could mean that social care could be less marginalised than if it
had a separate social care white paper.”

But is there a risk that stronger links with health will be to the
detriment of social care’s relationship with other local government
initiatives, such as regeneration? Or can social care be like the
Roman god Janus, who had two faces, and was able to look in
opposite directions at the same time?

Dixon believes that social care can work effectively with health
and local government simultaneously. “Sometimes we forget we are
local government and we have all of local government’s strengths.
We should be working to enable access to housing, leisure and
transport.” Seghal agrees and says more should be done to ensure a
broader range of local government initiatives are tied in with
social care.

Another concern relates to who will run the consultation on the
white paper. Initial government plans were believed to put primary
care trusts in the driving seat of the process, giving it a greater
health bias, but after gentle pressure from social care the
government is now expected to make the process more inclusive and
involve both services.

Seghal says that it is vital that the consultation, which begins in
September, involves local government: “If this is about people’s
well-being and not just about health services then there needs to
be local government involvement as we already have the track record
for engaging with communities.”

Despite the potential and far-reaching benefits of a joint white
paper, anxiety still exists within social care over what it will
mean for the sector. A statement issued by the Adults Interagency
Group, made up of key organisations including the ADSS and the LGA,
sums up what the government must do to reassure the sector: “The
challenge for government will be to ensure that the synergies
between health and social care are fully exploited and that social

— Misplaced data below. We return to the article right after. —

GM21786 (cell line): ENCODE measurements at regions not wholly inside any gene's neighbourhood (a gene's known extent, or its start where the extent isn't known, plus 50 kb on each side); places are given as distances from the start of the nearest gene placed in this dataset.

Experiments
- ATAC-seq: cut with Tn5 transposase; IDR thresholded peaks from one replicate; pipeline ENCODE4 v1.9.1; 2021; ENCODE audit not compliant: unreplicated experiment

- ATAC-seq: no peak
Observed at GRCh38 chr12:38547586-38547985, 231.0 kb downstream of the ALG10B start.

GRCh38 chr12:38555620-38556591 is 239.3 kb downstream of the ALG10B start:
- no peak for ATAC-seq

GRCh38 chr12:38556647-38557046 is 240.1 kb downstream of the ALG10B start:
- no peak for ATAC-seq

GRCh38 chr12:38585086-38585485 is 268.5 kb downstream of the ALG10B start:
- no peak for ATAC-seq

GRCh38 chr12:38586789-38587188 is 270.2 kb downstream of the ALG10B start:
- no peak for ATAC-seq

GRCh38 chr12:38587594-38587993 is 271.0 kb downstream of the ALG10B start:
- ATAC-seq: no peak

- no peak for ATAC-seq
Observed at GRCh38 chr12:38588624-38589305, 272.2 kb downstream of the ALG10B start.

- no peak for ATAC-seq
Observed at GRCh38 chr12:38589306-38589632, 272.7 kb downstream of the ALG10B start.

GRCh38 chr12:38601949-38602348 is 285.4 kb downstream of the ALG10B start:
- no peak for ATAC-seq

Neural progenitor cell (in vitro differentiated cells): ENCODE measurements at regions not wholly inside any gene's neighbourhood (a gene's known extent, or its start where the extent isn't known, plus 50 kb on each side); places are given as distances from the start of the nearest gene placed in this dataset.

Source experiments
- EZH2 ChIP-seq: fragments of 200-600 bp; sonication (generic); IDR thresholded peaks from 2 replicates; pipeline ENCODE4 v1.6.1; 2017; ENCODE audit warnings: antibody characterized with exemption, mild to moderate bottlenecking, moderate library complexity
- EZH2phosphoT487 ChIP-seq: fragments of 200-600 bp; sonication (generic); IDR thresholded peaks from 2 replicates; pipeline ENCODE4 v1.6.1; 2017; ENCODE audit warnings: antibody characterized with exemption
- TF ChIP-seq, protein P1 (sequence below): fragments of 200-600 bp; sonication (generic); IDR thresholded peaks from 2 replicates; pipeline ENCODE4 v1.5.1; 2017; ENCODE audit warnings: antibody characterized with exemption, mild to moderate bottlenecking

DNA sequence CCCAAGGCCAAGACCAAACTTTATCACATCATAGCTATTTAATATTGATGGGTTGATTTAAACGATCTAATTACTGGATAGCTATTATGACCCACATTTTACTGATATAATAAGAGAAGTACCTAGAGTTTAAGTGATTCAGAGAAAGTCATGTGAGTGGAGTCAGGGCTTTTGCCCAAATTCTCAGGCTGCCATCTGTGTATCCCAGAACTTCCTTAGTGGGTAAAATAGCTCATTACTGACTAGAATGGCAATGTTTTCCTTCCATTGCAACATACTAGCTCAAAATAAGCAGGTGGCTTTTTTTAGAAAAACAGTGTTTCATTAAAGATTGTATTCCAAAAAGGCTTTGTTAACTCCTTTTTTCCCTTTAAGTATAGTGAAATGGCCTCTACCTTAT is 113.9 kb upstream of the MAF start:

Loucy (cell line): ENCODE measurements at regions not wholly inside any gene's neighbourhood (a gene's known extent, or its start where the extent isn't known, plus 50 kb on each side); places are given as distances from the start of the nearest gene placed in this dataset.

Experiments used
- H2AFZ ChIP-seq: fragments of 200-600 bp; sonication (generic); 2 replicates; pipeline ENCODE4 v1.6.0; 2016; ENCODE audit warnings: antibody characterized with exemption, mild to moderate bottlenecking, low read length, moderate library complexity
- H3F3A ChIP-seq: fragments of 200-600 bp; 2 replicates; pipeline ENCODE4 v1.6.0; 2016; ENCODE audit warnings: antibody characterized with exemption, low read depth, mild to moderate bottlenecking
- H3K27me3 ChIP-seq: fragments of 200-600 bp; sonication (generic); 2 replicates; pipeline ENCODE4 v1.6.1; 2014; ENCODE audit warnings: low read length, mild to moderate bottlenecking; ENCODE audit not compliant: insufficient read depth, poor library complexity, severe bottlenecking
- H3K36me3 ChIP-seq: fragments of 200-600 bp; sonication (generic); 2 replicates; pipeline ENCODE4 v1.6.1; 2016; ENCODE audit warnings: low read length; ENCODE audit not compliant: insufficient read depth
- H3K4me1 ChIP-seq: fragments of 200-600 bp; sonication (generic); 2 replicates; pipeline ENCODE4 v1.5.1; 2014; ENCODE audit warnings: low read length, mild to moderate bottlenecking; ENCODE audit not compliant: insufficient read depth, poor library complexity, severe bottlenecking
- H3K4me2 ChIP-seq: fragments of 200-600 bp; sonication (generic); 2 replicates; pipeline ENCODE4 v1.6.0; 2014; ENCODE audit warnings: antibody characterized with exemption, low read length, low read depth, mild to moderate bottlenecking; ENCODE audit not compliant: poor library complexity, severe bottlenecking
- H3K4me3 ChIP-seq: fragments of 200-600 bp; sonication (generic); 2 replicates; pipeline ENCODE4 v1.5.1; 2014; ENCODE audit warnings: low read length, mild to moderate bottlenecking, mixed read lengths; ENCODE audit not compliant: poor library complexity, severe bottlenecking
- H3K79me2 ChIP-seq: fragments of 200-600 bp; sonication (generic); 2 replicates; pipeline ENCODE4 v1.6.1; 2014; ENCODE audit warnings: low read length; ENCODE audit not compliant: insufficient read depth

care does not become a marginal part of the white paper.” We will
have to wait until the end of the year to see if the government
heeds this message.

Knowsley council
Knowsley Council became one of the first local
authorities, outside London, to integrate its health and social
care services in 2002. Jan Coulter is deputy director of health and
social care at Knowsley Council and Knowsley Primary Care

She says the decision was made to integrate the two services
because the area has high levels of health inequalities – 18 of the
borough’s 22 wards are classified as deprived. 

“We thought we couldn’t improve health inequalities unless we
combined both organisations’ management teams. Now we have one
leadership team that crosses both organisations.”

As simple as it may sound, one of the key factors in helping
combine both services was locating some health and social care
staff in joint headquarters – actually sitting together has helped
with communication and working practices. Knowsley also has a joint
training and development team and is currently formulating a joint
workforce strategy. 

Coulter says it was decided to make the changes gradually – the
idea was first mooted in 2001 and the PCT was created in 2002 – to
ensure a successful merger. “We didn’t go for the big bang approach
but looked at when opportunities arose to give staff joint roles
across both organisations.”

The experience has been very positive and Coulter says they have
not regretted the decision. Her advice to local authorities
considering a similar move is to put their clients first. “It is
about focusing on particular outcomes for people rather than on the
structure. If you start by looking at the structure it’s really
hard but if you look at what you want to improve for people it’s a
lot clearer.”